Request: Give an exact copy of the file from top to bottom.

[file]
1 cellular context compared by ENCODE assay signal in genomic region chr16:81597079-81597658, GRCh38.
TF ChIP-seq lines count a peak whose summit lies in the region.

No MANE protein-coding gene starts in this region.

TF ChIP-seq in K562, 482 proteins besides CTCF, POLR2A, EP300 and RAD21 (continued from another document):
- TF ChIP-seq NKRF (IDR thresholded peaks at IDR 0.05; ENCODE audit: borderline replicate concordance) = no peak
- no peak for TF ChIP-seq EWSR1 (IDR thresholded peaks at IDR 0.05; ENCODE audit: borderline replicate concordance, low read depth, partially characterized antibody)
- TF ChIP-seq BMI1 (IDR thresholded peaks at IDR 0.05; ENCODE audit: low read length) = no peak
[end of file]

1 cellular context compared by ENCODE assay signal in genomic region chr16:81597079-81597658, GRCh38.
TF ChIP-seq lines count a peak whose summit lies in the region.

No MANE protein-coding gene starts in this region.

TF ChIP-seq in K562, 482 proteins besides CTCF, POLR2A, EP300 and RAD21 (continued from another document):
- TF ChIP-seq NKRF (IDR thresholded peaks at IDR 0.05; ENCODE audit: borderline replicate concordance) = no peak
- no peak for TF ChIP-seq EWSR1 (IDR thresholded peaks at IDR 0.05; ENCODE audit: borderline replicate concordance, low read depth, partially characterized antibody)
- TF ChIP-seq BMI1 (IDR thresholded peaks at IDR 0.05; ENCODE audit: low read length) = no peak